Tilapia. Check!

>> Tuesday, January 4, 2011

I refused to touch it raw. Instead, I read the directions to the recipe -- handing off ingredients when necessary. Stephen massaged the tilapia with olive oil first. Then rubbed in a mix of spices. I preheated the oven. Stephen placed the the fillets on foil to bake.

This fish dinner was . . . happening.


17 minutes at 350 degrees. The tilapia turned from a light pink to an opaque white. It didn't smell as fishy as I worried it would. (For that, I was ever-so thankful.) And still, the idea eating it -- the e.n.t.i.r.e fillet -- felt incredibly strange to me.

Unnatural.


The first bite was rather anticlimactic. It tasted like nothing, really. Well, nothing . . . cloaked in cayenne pepper. (I think I may have added too much on purpose, like how I used to drench steak in A1 Sauce.) I worried mostly if it was cooked through. You see, I have such little experience with fish, chicken, beef, etc. (If we're being honest, I've only ever cooked shrimp. Once.) So, I don't know what's considered "done" or "safe" or whatever other words you use to describe OK-to-eat-ness.


The texture is what presented next. Tender. Flaky. Chewy. "Will there be bones?" was my first question. Stephen said: "Maybe." Then I kept asking: "Is it done?" I was half expecting him to spit it out and say: "Stop eating it! Unsafe!" (After all, it was my first time. Something was bound to go wrong. I was just waiting for it.)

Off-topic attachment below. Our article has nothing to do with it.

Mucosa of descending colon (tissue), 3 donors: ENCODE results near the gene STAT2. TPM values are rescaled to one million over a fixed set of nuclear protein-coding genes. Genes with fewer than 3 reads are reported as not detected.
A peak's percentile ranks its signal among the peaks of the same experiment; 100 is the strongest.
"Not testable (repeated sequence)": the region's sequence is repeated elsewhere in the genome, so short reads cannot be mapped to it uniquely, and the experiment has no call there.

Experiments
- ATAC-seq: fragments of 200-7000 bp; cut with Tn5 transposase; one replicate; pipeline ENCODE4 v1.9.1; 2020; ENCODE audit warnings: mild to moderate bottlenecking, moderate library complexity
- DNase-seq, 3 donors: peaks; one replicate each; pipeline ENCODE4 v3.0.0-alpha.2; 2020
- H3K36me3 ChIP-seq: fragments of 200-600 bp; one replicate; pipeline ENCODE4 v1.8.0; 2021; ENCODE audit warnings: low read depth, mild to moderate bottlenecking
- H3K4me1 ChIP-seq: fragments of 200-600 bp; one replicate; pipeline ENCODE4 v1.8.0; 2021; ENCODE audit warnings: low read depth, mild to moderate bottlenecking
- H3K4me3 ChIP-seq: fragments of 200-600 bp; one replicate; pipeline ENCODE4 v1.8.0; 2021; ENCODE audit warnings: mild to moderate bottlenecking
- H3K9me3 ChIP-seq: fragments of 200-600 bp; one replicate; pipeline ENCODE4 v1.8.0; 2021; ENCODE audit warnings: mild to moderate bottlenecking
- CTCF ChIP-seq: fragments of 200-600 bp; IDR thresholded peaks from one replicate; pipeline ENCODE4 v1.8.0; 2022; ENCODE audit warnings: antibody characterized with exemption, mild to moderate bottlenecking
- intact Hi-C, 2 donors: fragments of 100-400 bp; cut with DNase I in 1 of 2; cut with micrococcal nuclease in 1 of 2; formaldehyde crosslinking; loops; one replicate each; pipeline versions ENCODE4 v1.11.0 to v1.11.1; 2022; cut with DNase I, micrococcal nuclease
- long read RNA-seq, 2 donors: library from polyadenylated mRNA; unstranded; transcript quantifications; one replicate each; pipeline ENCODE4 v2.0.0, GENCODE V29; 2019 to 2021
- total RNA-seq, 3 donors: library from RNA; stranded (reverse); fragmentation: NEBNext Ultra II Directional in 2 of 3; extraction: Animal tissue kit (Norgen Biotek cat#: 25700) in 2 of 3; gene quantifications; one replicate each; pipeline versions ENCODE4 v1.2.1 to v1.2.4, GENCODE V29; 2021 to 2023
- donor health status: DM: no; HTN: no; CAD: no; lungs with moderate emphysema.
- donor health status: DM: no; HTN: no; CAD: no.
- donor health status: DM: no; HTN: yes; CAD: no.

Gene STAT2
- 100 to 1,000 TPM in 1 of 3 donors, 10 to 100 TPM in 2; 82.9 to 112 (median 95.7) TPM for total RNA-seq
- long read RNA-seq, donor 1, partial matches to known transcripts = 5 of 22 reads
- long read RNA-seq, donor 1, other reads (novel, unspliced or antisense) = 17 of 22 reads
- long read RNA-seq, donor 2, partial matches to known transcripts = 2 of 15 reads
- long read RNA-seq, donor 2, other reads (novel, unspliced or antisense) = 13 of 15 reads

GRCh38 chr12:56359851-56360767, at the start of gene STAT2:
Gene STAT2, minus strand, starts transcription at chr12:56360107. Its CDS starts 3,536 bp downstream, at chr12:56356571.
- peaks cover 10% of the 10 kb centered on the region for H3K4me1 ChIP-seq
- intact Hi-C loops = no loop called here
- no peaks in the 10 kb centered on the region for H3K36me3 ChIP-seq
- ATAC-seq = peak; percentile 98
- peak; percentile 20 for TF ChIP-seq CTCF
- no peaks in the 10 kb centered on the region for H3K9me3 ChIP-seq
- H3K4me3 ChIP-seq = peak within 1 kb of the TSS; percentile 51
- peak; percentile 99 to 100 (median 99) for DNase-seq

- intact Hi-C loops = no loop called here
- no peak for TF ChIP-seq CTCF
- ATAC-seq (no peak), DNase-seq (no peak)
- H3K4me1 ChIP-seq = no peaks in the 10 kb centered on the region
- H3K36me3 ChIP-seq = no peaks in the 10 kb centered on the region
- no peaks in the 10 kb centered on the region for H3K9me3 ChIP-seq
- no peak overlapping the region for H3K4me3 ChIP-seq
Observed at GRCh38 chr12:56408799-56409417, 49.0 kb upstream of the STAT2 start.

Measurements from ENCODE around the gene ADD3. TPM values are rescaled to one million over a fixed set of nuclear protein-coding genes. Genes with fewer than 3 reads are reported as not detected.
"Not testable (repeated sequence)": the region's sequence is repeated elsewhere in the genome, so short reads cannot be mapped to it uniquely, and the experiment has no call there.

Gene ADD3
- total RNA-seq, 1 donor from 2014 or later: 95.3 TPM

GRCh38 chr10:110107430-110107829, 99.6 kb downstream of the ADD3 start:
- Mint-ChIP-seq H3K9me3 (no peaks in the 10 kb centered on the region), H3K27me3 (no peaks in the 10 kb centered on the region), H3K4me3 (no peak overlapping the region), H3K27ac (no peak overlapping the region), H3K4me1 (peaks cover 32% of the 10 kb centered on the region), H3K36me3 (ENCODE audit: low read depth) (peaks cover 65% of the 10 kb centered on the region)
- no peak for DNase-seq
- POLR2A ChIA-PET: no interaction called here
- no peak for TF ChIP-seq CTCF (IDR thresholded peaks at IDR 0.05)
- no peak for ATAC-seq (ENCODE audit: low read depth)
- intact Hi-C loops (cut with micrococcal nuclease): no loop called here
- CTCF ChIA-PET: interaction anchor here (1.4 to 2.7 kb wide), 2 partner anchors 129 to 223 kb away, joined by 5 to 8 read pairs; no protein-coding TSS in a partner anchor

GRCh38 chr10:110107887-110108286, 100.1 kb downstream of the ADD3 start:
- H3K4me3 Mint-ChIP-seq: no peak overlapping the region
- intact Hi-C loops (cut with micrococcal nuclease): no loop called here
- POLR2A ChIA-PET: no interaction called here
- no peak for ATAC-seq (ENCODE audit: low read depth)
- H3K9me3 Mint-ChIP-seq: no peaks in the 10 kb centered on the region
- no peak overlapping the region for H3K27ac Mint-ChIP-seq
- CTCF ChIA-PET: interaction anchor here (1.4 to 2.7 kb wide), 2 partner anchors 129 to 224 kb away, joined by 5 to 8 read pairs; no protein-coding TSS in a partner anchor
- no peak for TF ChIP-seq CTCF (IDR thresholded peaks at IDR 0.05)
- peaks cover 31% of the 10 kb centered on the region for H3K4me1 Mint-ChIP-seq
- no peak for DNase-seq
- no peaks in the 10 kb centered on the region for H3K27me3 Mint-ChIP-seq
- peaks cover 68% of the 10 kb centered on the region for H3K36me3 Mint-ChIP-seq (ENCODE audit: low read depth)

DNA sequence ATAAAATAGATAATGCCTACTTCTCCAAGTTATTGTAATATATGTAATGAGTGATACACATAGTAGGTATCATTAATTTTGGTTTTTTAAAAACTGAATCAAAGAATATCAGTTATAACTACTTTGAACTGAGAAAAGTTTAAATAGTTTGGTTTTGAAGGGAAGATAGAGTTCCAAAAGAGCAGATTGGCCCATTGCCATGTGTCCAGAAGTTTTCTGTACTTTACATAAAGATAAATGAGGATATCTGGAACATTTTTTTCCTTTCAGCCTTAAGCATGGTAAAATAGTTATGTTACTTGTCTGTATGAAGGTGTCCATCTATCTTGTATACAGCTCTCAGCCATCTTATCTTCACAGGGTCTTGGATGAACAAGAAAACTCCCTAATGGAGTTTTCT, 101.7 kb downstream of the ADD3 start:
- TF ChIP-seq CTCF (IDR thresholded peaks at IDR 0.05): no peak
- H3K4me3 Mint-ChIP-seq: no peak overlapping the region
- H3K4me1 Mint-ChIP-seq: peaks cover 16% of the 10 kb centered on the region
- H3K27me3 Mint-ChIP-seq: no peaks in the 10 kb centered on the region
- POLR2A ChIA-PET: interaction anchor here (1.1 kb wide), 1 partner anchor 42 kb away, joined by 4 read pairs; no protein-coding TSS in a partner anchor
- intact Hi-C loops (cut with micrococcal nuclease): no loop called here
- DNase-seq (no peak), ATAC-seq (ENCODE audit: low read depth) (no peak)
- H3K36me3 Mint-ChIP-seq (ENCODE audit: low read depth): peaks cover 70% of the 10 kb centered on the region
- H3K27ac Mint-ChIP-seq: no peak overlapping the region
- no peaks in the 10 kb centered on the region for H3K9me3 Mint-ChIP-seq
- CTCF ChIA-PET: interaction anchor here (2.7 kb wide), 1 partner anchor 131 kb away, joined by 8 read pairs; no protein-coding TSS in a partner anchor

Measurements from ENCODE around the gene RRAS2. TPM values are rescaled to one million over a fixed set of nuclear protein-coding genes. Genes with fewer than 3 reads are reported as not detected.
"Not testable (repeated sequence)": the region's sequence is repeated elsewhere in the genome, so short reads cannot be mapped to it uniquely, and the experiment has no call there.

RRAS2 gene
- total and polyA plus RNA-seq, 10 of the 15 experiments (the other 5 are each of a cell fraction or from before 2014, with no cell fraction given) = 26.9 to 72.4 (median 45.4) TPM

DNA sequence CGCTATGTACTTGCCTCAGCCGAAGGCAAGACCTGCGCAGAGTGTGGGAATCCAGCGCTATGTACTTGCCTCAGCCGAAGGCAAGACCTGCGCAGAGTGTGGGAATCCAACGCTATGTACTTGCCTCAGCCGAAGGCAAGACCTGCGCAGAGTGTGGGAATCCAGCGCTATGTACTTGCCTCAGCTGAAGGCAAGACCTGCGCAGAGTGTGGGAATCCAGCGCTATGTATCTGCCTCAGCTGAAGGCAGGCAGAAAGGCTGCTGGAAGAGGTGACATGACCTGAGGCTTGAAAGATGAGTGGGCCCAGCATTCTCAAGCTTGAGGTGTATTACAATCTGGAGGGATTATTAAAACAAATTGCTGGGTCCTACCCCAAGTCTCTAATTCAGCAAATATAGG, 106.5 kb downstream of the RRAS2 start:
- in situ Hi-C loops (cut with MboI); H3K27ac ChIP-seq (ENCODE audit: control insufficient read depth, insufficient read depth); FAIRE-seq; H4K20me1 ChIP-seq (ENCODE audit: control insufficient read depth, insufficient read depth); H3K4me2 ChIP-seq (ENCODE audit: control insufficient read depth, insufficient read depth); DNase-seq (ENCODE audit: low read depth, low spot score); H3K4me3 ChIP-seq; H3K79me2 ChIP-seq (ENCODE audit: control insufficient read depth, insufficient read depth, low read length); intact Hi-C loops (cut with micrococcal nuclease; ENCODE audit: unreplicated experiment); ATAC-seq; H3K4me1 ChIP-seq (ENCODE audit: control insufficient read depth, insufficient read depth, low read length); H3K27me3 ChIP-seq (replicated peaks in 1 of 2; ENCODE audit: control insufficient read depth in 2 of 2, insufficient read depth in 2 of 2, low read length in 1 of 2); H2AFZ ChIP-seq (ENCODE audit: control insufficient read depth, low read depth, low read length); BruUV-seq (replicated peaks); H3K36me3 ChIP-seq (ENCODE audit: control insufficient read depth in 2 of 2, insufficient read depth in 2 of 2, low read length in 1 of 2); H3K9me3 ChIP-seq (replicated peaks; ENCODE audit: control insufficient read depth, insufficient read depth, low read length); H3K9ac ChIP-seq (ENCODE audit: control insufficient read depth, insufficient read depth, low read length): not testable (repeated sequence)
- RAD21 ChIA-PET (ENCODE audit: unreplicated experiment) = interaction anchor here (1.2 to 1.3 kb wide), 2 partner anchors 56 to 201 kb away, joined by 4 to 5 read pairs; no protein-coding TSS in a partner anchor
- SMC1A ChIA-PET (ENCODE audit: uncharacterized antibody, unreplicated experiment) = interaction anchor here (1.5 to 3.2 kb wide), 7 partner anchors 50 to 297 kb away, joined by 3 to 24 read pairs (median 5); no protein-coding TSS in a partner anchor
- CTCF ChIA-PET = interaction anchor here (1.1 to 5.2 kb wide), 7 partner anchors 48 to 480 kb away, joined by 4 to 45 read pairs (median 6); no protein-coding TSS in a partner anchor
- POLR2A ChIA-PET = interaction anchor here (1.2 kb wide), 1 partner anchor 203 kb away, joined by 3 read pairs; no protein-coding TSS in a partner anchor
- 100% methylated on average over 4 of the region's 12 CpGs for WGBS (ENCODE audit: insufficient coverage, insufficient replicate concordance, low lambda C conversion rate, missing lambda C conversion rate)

Instead, he kept chewing and commenting on the bold flavor and how well the avocado spread muted the fire-hot spiciness. Dare I say it was . . . good? Maybe even better than good, but the "ick-factor" had set in, and I only finished half of mine. Stephen happily forked down the rest.

No weird after-taste.
No genuine enjoyment, unfortunately. (I expected that, though.)
No weird digestive issues.
No regrets.


ORANGE-CAYENNE (BAKED) TILAPIA
Modified from this recipe on allrecipes.com
(Print this Recipe!)

What you'll need . . .
  • 2 8-ounce tilapia fillets
  • 2 tablespoons olive oil
  • 1 teaspoon cayenne pepper
  • 1 teaspoon ground cumin
  • 1 teaspoon ground ginger
  • 1 teaspoon garlic powder
  • 1 tablespoon orange zest
  • Pepper, to taste


Method . . .
  1. Preheat your oven to 350 degrees F. Get out a rimmed baking sheet and line it with some foil.
  2. Massage 1 tablespoon of olive oil into each fillet -- cover both sides.
  3. Mix together the spices -- including the orange zest -- and then rub it onto both sides of each fillet. Transfer to the baking sheet and then grind a bit of fresh pepper on top.
  4. Bake in preheated oven until the tilapia is no longer translucent and flakes easily with a fork, about 15 minutes.
  5. Then turn on your broiler and continue cooking for another 2 minutes or so.
  6. Serve over a bed of cooked kale. With black rice and a sweet potato on the side. And you MUST try the sauce! That was my favorite part!

SWEET AVOCADO-BASIL SPREAD

What you'll need . . .
  • 1/4 cup packed fresh basil leaves
  • 1/2 orange, juiced
  • 1 tablespoon honey
  • 2 to 3 cloves garlic
  • 1 inch of ginger root, minced
  • 1/2 large avocado
  • 1 tablespoon tamari sauce
  • 1 to 2 teaspoons sesame oil
  • 2 tablespoons sesame seeds
  • Ground pepper, to taste

Method . . .
  1. In a food processor, blend together the basil leaves, fresh orange juice, honey, garlic, avocado, tamari, and sesame oil.
  2. Then squeeze the juice of the ginger into the mix and stir in the sesame seeds. Add pepper, if desired.
  3. Spread liberally on the fish when you're ready to eat!
Thanks to everyone on Twitter who helped us decide which fish would be my first. What new thing have YOU tried recently? Please share with us by leaving a comment or emailing us at neverhomemaker [at] gmail [dot] com.

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